In July 2022, Bosnia and Herzegovina High Representative Christian Schmidt proclaimed that, shortly before the upcoming elections, changes would be made in the election law, which has been interpreted as an “imposition”. Protests have been organised when it became apparent that the changes envisaged in the election law would be in favour of Croatian-origin parties in the country and that it would be regulated without the common consent of the politicians. The provocative discourse of the politicians escalated the tensions even more. In his statement on July 27, 2022, due to the aforementioned reactions, Schmidt announced that only technical changes would be applied, adding that political parties and their leaders are given time for other political changes, nonetheless stating that if the politicians could not agree, he would implement the changes in the election law himself.
In light of this information, Ankara Center for Crisis and Policy Studies (ANKASAM) presents to your attention the views it received from Adelheid Wölfl, South-eastern Europe Correspondent at Der Standard, in order to evaluate the conflicts in Bosnia and Herzegovina.
- How do you interpret the recent rise in separatist and nationalist rhetoric in Bosnia and Herzegovina?
Separatist and nationalist discourses are part of the political discourses since the 1980ies in Bosnia and Hercegovina. What is different now since 2014 is the increased influence of Russia in Bosnia and Hercegovina and the increasing support for the separatists and nationalists like Milorad Dodik or Dragan Covic.
On the other hand, the United States of America (USA) and the European Union (EU) are increasing their appeasement politics especially towards the Croatian Democratic Union of Bosnia and Herzegovina (HDZ-BiH) and this changes the overall political dynamics. Nationalists feel encouraged by that.
- How do you evaluate High Representative Christian Schmidt’s steps toward the Election Law? It has been stated that technical changes have been introduced. Well, what could be the other changes, and what is your comment on their possible impact on the stability of the country?
It is not known if Mr. Schmidt is going to decide on political issues in the next weeks but what is clear is that changes of the electoral laws or changes to other laws which have an impact on the elections should not, according to all Western standards, be made during the election process or during an electoral year. If Mr. Schmidt is going to make decisions which favour the HDZ-BiH this will weaken the credibility of Germany and the Office of the High Representative since the Office of the High Representative (OHR) will be then considered as partisan.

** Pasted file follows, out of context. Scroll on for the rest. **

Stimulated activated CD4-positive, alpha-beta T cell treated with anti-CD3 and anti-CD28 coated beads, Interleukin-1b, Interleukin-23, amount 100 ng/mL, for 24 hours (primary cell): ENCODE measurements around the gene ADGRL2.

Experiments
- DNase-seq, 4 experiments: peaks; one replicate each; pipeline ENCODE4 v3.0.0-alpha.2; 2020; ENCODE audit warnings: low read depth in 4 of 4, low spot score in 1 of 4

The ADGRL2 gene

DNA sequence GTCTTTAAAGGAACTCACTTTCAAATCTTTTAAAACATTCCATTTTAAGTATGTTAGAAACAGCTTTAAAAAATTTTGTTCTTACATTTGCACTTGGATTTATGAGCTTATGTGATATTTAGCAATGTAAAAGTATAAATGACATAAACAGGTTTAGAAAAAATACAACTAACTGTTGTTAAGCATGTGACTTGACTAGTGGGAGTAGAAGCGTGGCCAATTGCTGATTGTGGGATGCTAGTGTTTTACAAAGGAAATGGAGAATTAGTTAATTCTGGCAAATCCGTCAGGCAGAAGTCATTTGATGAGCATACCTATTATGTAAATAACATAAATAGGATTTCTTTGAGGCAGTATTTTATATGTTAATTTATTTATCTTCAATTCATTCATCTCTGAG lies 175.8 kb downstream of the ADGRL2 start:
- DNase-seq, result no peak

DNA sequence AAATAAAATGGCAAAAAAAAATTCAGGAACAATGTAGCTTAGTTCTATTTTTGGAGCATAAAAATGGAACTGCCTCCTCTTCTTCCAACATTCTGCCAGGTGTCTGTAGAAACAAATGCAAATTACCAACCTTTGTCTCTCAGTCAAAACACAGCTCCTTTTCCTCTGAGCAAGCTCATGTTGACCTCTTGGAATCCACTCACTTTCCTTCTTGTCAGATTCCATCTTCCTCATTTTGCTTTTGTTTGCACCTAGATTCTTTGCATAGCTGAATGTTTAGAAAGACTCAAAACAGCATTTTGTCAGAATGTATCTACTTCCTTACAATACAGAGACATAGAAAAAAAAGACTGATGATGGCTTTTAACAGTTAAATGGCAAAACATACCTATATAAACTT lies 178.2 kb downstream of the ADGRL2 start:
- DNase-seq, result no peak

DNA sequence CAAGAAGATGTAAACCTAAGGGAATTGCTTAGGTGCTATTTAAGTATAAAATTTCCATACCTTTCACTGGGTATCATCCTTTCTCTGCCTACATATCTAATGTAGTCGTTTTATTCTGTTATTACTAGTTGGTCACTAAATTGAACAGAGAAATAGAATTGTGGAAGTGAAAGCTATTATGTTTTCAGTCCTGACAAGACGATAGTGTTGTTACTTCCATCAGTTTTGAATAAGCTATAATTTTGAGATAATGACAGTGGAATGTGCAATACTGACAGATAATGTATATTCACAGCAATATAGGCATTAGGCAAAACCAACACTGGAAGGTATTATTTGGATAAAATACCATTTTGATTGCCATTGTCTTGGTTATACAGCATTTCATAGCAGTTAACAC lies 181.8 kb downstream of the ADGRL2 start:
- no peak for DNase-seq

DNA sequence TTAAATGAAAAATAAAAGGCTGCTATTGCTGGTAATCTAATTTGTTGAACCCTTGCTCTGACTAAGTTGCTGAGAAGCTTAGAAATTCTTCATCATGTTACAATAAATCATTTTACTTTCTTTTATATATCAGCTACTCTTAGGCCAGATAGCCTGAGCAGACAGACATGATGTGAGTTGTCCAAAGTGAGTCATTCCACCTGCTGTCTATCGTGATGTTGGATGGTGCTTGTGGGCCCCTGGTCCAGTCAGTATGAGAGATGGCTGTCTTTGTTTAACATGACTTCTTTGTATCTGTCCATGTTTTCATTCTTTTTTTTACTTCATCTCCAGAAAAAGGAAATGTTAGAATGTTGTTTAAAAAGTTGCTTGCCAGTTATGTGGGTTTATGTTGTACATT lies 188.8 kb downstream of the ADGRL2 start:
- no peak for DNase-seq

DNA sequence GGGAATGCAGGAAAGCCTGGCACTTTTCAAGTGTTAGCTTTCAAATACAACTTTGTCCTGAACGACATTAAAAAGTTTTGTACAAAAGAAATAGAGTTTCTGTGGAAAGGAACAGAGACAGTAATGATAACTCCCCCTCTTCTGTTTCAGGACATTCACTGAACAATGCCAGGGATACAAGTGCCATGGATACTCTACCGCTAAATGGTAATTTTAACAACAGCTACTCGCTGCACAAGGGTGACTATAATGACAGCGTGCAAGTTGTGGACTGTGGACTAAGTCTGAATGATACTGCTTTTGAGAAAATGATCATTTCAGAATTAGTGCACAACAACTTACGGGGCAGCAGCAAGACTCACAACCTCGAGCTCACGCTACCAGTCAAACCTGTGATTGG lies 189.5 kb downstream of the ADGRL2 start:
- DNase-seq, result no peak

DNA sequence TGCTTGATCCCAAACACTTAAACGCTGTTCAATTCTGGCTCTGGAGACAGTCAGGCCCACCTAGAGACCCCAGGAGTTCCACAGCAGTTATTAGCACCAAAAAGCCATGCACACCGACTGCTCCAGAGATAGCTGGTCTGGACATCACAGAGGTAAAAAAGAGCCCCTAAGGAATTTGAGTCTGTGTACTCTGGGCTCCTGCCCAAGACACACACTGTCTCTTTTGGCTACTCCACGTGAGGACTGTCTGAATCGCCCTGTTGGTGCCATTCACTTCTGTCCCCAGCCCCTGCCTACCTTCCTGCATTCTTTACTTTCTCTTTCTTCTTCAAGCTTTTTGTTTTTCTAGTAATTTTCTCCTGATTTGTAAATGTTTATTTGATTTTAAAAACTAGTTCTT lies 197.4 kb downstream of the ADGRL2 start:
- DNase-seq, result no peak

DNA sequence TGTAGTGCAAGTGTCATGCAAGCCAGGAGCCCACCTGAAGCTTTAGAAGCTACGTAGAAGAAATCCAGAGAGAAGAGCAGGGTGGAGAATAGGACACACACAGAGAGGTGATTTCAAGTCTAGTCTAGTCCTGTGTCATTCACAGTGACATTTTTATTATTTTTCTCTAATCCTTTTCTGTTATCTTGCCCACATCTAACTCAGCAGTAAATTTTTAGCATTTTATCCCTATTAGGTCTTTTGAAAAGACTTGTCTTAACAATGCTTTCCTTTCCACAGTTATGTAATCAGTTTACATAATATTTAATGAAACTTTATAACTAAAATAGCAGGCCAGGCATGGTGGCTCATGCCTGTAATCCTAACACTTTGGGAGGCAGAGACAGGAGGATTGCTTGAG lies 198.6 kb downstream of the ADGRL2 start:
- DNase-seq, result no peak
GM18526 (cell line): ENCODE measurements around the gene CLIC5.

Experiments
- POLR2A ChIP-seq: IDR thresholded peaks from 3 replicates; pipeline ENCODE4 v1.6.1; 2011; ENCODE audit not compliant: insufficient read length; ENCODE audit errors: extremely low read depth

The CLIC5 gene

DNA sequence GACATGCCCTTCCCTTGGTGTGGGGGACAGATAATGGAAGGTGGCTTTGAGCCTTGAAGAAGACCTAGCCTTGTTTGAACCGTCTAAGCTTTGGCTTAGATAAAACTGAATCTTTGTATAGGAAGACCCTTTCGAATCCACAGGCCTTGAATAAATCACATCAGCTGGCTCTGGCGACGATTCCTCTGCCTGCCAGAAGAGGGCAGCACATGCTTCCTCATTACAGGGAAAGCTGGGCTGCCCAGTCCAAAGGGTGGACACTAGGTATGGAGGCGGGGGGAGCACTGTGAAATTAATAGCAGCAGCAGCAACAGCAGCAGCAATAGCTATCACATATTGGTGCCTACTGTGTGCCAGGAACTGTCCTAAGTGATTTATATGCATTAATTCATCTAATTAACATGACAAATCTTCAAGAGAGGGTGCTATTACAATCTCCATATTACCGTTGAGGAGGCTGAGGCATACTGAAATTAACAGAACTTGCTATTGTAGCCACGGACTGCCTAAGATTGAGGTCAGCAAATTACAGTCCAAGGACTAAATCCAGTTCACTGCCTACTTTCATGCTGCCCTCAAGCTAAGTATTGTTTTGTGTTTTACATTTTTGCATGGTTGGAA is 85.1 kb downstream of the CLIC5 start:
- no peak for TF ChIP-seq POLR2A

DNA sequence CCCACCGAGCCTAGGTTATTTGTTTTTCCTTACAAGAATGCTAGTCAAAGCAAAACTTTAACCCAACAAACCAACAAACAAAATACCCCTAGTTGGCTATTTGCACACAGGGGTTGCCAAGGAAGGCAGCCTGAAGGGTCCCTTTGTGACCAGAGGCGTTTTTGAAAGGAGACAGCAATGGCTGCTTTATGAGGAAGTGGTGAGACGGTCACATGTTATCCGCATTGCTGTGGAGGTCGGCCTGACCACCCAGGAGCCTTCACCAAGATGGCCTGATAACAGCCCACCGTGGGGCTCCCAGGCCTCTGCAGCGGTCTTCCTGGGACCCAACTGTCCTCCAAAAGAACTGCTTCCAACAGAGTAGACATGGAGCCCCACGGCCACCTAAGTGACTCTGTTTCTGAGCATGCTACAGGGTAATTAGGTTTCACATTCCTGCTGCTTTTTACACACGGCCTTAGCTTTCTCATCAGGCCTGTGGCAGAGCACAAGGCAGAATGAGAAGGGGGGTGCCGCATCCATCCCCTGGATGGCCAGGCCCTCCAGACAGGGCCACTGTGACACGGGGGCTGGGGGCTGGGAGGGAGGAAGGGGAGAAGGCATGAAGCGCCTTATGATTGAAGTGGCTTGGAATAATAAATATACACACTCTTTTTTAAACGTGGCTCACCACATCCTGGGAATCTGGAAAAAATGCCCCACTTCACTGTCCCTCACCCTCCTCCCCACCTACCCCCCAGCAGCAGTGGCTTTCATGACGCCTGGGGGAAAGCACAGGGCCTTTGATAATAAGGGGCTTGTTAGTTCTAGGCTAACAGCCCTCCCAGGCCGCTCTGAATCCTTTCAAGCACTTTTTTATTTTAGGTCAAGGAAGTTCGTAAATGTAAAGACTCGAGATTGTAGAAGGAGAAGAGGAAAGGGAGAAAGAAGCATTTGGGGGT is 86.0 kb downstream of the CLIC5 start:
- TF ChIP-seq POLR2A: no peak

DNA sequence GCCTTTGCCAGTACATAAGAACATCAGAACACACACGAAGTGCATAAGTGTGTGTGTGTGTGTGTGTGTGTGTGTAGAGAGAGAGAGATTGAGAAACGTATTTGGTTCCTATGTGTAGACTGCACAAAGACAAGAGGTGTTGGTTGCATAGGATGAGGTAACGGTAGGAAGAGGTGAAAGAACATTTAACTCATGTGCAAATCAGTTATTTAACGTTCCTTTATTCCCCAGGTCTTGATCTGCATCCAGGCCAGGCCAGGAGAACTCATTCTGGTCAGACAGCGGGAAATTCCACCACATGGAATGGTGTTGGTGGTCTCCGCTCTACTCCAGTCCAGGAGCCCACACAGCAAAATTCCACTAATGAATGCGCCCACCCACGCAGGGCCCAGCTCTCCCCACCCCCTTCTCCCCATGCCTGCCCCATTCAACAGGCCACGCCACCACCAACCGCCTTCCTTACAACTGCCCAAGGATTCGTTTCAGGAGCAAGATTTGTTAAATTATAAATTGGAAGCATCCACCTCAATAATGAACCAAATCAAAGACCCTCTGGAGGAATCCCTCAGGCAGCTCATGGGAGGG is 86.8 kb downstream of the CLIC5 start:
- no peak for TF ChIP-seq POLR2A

- How do you assess the setting before the elections to be held in Bosnia and Herzegovina on October 2, 2022?
HDZ-BiH is threatening with the “territorial reorganization” of the state, which means that they want to break the constitution and create a “third entity” called “Herceg-Bosna”. With threatening Western forces, the EU, the US and Great Britain, are willing to appease the HDZ-BiH. These Western forces are afraid that HDZ-BiH could block the country even more than it already does. Bosnian citizens are under increasing fears and pressures since last autumn since The Alliance of Independent Social Democrats (SNSD) and its leader Dodik is constantly threatening with breaking up the country. The situation is unstable because of Dodik and Covic and because the international community, especially the EU, is not able to contain these dangerous nationalist forces.
- Do these volatilities in Bosnian domestic politics indicate that the system and peace the Dayton Agreement brought have come to an end? Is it possible to claim that there is a new political restructuring, particularly in this period when the High Representative’s violent outbursts are increasing?
It would be very dangerous to question the Dayton peace accord since this would open up new opportunities for Russia or other actors to destabilize the region.
Adelheid Wölfl has been working as a Southeastern European correspondent for Der Standard, a Vienna-based newspaper, for many years. Wölfl, which has analyzes and reports on many platforms, generally focuses on countries such as Slovenia, Croatia, Bosnia-Herzegovina, Kosovo, Macedonia, Albania and Montenegro.